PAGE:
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This therefore is the history of PARKER's Theses, which, it will be observed, are of infamous celebrity, since they were accounted, even by the high Calvinists of the Synod of Dort, extremely reprehensible and fraught with dangerous errors. Of all the members, Festus Hommius was the most consummate politician; and it was one of his artful contrivances to screen his Supralapsarian friend Maccovius from a more severe censure, by attributing the composition of these Theses “to a very learned young man of the name of Parker.” To every one conversant with the literary history of that period, it is wellknown, that even in the best-regulated Universities the students in Divinity were accustomed to compose propositions, for public disputation in the Schools: This was a good exercise for those among them who were possessed of the requisite quali. fications; but prior to such Theses being announced for disputation, they were revised and amended by the particular Professor under whom the youthful metaphysicians severally studied, but who was not always the Moderator pro tempore in the Divinity Schools. The Theses under discussion must be regarded as the joint production of the youthful Parker and his profound instructor Makowski; the latter of whom was not only consulted respecting the composition, but was the Moderator under whom they were disputed. Between these two worthies, therefore, the consequent disgrace of them must be divided.—How artful soever this contrivance of Hommius might be, it would be viewed by the learned members of the Synod as a subterfuge that was exceedingly disreputable.

B- Page 166. This is a very good hint. If such a principle of compression and abridgment were applied, by a man of competent attainments, to some of the ancient polemical treatises in our own language, the religious public would have good reason to bless the abbreviator's memory. It ought, however, to be a stipulation, either expressed or implied, that no Calvinist should attempt to abridge the works of an Arminian, and vice versa.

C-Page 167. John CAMERON, or CAMERO, was born at Glasgow in Scot. land, in 1579. When little more than twenty years of age, he read lectures on the Greek language in the University of his native city. Feeling an inclination to travel, in 1600 he went to Bourdeaux, when the Protestant ministers of that city were so captivated with the behaviour and accomplishments of the young man, as to appoint him Master of a College, which they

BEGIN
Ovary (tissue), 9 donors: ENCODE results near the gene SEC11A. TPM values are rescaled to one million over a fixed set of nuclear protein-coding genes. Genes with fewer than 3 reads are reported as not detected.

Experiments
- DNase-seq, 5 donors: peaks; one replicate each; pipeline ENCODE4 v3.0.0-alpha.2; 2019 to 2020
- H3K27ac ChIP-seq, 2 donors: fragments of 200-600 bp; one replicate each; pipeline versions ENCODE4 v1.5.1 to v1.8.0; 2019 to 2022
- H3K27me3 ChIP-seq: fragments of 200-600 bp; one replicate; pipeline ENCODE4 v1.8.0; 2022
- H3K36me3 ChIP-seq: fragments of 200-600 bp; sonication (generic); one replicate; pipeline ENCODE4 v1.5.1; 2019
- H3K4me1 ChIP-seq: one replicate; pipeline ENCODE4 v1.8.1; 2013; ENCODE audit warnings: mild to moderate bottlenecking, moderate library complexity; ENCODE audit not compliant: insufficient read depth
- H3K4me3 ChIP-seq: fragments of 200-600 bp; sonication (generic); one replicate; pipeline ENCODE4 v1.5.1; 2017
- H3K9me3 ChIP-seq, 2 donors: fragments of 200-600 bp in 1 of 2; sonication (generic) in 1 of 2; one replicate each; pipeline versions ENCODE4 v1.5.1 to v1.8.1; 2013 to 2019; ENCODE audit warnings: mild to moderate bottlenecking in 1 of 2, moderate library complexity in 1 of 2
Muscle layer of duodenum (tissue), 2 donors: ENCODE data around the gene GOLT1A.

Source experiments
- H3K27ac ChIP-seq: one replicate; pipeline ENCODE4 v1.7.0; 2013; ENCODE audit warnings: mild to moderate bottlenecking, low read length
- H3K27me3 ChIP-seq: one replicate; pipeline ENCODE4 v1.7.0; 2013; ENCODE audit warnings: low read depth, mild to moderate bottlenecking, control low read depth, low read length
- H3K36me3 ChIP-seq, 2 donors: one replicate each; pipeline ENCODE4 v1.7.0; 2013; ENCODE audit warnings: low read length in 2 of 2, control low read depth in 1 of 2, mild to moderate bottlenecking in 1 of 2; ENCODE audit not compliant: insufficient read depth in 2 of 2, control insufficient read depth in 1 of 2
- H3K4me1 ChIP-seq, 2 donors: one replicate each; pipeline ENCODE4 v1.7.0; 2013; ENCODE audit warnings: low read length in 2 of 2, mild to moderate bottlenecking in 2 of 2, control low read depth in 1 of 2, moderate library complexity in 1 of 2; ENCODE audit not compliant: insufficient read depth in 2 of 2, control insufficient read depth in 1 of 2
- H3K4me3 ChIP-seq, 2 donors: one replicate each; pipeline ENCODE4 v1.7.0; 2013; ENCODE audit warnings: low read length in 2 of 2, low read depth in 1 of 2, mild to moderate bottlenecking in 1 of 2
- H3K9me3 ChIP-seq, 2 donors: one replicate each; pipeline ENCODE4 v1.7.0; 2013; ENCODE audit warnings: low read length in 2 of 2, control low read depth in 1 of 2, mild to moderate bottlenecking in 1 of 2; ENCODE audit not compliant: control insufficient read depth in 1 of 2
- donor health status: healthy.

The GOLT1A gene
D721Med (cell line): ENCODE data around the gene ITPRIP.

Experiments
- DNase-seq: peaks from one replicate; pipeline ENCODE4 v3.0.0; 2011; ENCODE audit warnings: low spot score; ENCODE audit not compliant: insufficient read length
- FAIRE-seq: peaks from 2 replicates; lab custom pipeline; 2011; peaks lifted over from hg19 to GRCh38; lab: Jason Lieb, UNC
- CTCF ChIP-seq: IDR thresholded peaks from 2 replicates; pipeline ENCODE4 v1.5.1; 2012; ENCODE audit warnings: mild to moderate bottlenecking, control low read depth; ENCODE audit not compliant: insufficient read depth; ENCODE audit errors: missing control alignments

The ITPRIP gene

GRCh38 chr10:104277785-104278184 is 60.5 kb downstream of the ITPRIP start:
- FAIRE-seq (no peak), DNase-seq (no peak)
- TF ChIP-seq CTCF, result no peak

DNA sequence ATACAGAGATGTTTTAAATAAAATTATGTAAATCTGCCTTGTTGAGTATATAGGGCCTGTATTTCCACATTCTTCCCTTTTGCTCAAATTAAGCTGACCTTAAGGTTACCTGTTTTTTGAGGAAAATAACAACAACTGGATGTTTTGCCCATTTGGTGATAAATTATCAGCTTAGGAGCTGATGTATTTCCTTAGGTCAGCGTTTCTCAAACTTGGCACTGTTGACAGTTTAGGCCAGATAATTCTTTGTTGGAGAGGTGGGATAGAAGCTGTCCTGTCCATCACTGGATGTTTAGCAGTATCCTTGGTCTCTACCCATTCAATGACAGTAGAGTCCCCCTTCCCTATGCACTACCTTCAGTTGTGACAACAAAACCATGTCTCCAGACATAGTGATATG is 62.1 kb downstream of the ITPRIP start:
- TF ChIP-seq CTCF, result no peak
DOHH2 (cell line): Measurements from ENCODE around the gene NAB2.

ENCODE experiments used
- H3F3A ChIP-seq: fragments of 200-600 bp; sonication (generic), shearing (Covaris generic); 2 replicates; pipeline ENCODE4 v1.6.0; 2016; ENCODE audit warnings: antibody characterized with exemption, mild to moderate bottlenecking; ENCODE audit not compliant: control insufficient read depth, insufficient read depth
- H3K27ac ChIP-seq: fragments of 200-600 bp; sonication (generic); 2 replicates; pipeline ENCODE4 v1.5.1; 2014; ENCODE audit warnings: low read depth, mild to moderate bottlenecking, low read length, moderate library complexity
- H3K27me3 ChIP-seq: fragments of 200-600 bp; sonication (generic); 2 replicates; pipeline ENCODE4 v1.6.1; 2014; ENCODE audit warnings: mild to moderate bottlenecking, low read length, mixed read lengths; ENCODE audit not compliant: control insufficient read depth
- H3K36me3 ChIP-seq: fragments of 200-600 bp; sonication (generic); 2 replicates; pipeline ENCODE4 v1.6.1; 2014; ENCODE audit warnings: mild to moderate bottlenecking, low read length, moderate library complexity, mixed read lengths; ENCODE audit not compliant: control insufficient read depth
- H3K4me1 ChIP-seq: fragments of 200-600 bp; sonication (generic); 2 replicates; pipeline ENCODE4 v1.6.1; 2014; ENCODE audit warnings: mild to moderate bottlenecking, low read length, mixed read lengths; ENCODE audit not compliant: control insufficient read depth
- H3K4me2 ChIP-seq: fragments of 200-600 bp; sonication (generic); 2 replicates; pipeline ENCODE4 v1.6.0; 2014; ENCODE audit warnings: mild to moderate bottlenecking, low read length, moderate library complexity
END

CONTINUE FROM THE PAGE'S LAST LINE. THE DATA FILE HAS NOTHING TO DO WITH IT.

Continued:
had founded at Bergerac, for instruction in the Latin and Greek languages. From that situation he was removed, at the instance of the Duke of Bouillon, to Sedan, and made Professor of Phi. losophy. At the end of two years he resigned his Professorship, went to Paris, and soon afterwards, in 1604, he returned to Bourdeaux. The Church of that city gave a stronger proof of their attachment to Cameron, (in a manner that was very common at that period and worthy to be more generally adopted in modern times,) by offering to defray his expenses for four years while he completed his studies in Divinity at any of the contigu. ous Universities. He accepted of these proposals, which were accompanied with the usual condition, that he should at the end of four years serve the Church of Bourdeaux in the capacity of Pastor. The first year he spent in preparatory studies at Paris, in the house of Calignon Chancellor of Navarre, to whose sons he became tutor, and accompanied them to the University of Geneva, in which he devoted two years to theological pursuits. His fourth year was passed in the University of Heidelberg. In 1608, he was recalled by the Church of Bourdeaux, and chosen to supply the vacancy occasioned by the removal of M. Renaud, one of their Pastors. In this new sphere he acquitted himself during ten years with singular reputation ; and was in high esteem among all ranks, till in 1617 he incurred the censure of the parliament of Bourdeaux, who had condemned to death two captains convicted of piracy.-Cameron had been permitted to visit the unhappy culprits in prison, and to administer the con. solations of religion to them at the place of execution. They evinced great courage as well as resignation when broken alive on the wheel; and Cameron thought it right to record their penitence by an account of the befitting manner in wbich they met their doom. He accordingly published a pamphlet, entitled, “ Constancy, Faith, and Resolution at the moment of death, displayed by Captain Blanquet and Gaillard ;" but instead of making his publication a vehicle of religious instruction and moral warning to survivors, he contrived to introduce indirect reflections on the constituted authorities of his adopted country. The two condemned captains were of the Protestant religion, and had addressed a petition to the Parliament, praying that their cause might be heard before the Chambre Mipartie,--a court of justice in which one half of the Judges consisted of Roman Catholics, and the other half of Protestants. This was one of the important privileges which were granted by the Edict of Nantz to the Protestant community; but the Parlia. ment of Bourdeaux determined that this privilege could not be claimed by the pirates. On this alleged infringement of Protestant rights, Cameron animadverted in his pamphlet ; in consequence of which a decree was passed by the Parliament, adjudging the libel to be burnt by the common executioner. The same decree interdicted Cameron “ from writing or publishing in future any such letters as were calculated to raise a sedition, to misrepresent the decrees of Parliament, to exasperate the King's subjects against the sovereign Courts of Judicature, and to render his officers despicable, - under the penalty of being punished in an exemplary manner and prosecuted as a disturber of the public peace.” But by his prudent conduct he outlived the odium which he had incurred by this publication.